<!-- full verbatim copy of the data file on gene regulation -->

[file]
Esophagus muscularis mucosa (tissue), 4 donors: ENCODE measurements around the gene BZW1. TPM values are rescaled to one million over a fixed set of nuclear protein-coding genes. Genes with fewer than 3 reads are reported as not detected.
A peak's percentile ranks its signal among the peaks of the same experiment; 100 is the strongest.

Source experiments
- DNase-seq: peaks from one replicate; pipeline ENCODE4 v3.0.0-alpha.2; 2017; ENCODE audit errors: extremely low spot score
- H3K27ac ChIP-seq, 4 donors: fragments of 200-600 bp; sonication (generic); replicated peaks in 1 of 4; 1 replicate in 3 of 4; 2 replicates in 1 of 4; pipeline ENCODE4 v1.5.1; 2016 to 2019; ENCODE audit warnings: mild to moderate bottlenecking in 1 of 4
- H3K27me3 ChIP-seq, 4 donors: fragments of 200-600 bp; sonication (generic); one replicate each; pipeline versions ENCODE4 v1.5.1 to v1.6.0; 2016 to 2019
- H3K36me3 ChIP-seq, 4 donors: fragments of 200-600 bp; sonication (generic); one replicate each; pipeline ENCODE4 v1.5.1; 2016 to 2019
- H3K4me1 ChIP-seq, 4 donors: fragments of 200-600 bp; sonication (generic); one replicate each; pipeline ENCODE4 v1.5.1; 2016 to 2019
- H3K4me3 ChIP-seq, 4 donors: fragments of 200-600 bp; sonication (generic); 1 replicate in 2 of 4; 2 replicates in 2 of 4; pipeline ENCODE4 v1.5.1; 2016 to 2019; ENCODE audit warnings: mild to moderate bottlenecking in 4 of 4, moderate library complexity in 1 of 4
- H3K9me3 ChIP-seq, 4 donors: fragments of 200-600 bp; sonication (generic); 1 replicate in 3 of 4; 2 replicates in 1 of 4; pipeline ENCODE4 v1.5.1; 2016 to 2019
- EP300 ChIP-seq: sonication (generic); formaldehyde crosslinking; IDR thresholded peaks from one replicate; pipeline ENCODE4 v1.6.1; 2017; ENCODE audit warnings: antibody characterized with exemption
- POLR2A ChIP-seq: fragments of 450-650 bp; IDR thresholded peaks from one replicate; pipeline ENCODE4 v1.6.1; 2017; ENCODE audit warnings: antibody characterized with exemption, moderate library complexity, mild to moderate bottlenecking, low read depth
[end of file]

Esophagus muscularis mucosa (tissue), 4 donors: ENCODE measurements around the gene BZW1. TPM values are rescaled to one million over a fixed set of nuclear protein-coding genes. Genes with fewer than 3 reads are reported as not detected.
A peak's percentile ranks its signal among the peaks of the same experiment; 100 is the strongest.

Source experiments
- DNase-seq: peaks from one replicate; pipeline ENCODE4 v3.0.0-alpha.2; 2017; ENCODE audit errors: extremely low spot score
- H3K27ac ChIP-seq, 4 donors: fragments of 200-600 bp; sonication (generic); replicated peaks in 1 of 4; 1 replicate in 3 of 4; 2 replicates in 1 of 4; pipeline ENCODE4 v1.5.1; 2016 to 2019; ENCODE audit warnings: mild to moderate bottlenecking in 1 of 4
- H3K27me3 ChIP-seq, 4 donors: fragments of 200-600 bp; sonication (generic); one replicate each; pipeline versions ENCODE4 v1.5.1 to v1.6.0; 2016 to 2019
- H3K36me3 ChIP-seq, 4 donors: fragments of 200-600 bp; sonication (generic); one replicate each; pipeline ENCODE4 v1.5.1; 2016 to 2019
- H3K4me1 ChIP-seq, 4 donors: fragments of 200-600 bp; sonication (generic); one replicate each; pipeline ENCODE4 v1.5.1; 2016 to 2019
- H3K4me3 ChIP-seq, 4 donors: fragments of 200-600 bp; sonication (generic); 1 replicate in 2 of 4; 2 replicates in 2 of 4; pipeline ENCODE4 v1.5.1; 2016 to 2019; ENCODE audit warnings: mild to moderate bottlenecking in 4 of 4, moderate library complexity in 1 of 4
- H3K9me3 ChIP-seq, 4 donors: fragments of 200-600 bp; sonication (generic); 1 replicate in 3 of 4; 2 replicates in 1 of 4; pipeline ENCODE4 v1.5.1; 2016 to 2019
- EP300 ChIP-seq: sonication (generic); formaldehyde crosslinking; IDR thresholded peaks from one replicate; pipeline ENCODE4 v1.6.1; 2017; ENCODE audit warnings: antibody characterized with exemption
- POLR2A ChIP-seq: fragments of 450-650 bp; IDR thresholded peaks from one replicate; pipeline ENCODE4 v1.6.1; 2017; ENCODE audit warnings: antibody characterized with exemption, moderate library complexity, mild to moderate bottlenecking, low read depth